Hey, guys, remember that proposal for a 50km tunnel linking Helsinki to Tallinn? Which would go by the amazing name of Talsinkifix? Remember that? Well, it’s actually happening
Okay, not for another 15 years, and even then possibly not, and basically we just lied. But! It is one step closer. A few weeks ago Swedish consultancy Sweco published the “pre-feasibility” study for the tunnel. And it found that, in not so many words, it’s pre-feasible.
The map from the report’s cover. Informative, no?
Here are some of the report’s key findings:
A rail tunnel linking the Estonian and Finnish would see trains running at 250km/h, and cut journey times between the two cities to 30 minutes.
- It’d serve Finland’s Central and Pasila stations as well as its airport, to properly integrate the new route into the country’s rail network.
- At the moment, 30,000 people commute weekly or monthly between the two countries. But with a fixed link, as many as 25,000 people could commute between the two every day.
- Construction would start 2025-2030, and the “preliminary” target for the project’s competition would be 2030-35. (So, realistically, it’ll be later than that.)
- It’d cost €9-13bn, which is quite a lot. But the EU would probably stump up for some of it, and the income from the tunnel itself would probably be enough to cover running costs.
- A road tunnel would “not be profitable and is complicated from the technical and operational point of view”. God, as if the petrol heads weren’t have a hard enough time with the Jeremy Clarkson sacking.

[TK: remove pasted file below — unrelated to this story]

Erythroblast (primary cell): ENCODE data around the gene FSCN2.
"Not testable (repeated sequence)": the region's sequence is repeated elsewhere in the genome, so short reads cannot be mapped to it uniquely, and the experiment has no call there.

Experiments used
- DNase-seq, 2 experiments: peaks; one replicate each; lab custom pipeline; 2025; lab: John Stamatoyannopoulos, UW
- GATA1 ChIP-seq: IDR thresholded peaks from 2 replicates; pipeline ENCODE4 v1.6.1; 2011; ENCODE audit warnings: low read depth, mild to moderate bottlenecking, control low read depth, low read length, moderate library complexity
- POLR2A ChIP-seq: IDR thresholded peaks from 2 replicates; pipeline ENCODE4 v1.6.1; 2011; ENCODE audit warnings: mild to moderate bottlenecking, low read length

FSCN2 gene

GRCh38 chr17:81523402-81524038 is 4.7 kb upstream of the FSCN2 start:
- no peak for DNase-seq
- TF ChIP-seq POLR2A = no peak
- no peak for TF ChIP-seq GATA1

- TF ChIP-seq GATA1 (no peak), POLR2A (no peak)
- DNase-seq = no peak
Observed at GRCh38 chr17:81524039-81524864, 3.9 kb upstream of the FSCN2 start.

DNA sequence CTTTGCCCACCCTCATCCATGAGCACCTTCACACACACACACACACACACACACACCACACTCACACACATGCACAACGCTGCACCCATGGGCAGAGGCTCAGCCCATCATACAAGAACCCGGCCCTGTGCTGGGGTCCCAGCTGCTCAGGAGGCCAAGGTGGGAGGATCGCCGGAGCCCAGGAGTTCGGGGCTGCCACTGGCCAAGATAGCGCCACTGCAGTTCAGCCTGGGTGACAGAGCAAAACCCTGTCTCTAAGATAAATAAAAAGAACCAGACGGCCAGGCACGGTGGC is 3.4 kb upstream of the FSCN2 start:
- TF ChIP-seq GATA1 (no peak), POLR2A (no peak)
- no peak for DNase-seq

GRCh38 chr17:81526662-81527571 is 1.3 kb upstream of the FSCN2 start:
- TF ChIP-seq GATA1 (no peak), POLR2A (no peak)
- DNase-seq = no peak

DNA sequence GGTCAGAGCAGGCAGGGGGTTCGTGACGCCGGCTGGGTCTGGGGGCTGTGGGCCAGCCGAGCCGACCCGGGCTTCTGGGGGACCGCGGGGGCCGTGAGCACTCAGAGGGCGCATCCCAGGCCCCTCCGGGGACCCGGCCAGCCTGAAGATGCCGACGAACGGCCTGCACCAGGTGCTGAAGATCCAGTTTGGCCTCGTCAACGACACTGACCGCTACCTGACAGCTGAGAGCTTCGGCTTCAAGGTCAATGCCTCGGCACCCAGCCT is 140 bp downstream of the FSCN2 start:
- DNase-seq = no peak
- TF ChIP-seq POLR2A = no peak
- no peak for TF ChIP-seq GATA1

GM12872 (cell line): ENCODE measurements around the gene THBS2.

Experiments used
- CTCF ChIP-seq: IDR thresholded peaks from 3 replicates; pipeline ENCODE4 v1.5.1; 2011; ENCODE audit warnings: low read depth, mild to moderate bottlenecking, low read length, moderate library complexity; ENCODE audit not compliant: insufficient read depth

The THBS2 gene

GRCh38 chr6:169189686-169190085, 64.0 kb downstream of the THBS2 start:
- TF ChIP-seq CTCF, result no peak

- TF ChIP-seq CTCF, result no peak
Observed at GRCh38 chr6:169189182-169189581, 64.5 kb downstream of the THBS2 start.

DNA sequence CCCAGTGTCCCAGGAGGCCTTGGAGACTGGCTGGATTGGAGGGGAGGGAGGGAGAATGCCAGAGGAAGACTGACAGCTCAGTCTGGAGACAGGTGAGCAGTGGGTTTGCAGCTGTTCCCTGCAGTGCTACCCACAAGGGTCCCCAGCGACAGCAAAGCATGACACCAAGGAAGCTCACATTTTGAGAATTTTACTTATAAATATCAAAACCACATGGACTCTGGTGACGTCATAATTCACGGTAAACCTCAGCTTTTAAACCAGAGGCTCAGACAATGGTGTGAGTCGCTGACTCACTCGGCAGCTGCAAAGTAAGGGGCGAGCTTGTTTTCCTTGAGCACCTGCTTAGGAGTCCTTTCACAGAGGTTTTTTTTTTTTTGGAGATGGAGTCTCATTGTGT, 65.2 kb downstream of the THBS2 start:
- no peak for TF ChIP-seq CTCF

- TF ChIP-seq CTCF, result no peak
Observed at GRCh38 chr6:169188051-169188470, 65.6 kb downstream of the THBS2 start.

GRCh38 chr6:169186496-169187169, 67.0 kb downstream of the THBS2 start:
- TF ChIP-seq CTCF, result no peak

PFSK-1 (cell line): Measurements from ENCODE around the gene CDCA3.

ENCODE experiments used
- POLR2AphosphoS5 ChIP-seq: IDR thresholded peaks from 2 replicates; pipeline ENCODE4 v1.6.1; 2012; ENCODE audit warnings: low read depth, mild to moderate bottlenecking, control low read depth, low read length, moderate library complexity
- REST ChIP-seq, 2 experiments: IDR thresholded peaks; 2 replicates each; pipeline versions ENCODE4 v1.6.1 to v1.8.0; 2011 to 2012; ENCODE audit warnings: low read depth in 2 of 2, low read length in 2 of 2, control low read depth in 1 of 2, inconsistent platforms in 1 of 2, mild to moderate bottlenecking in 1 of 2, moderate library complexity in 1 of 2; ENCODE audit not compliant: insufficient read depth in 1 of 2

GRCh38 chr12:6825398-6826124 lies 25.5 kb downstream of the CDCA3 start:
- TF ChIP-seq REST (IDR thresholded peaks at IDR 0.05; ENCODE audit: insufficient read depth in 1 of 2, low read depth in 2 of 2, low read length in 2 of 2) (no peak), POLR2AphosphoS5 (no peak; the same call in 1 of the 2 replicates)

- “When constructing the tunnel, a significant amount of stone material will be generated,” apparently. Digging through rock will do that for you. Anyway, Sweco wants to study turning it into an island.
There are quite a lot of crossings of bits of the Baltics on the table. The Kvarken Bridge from Vaas-Umea and the Turku-Stockholm link remain just ideas, and probably aren’t economical.
But a bill to construct the the Fehmarn Belt Fixed link between Germany and Denkark is currently working its way through the two country’s legislatures. If it passes, construction could begin later this year, and the tunnel could be open as soon as 2024; it’d slash driving times between Copenhagen and Hamburg by more than half, from under five hours to just over two.
Here’s a video. (H/T: Feargus O’Sullivan over at CityLab.)
The Oresund Bridge between Copenhagen and Malmo, meanwhile, is now so established that it’s spawned its own crime drama, and there’s talk of a unified commuter rail system for the two cities, too. International rail tunnels are all the rage these days.
Here, courtesy of Sweco, is a faintly confusing map.
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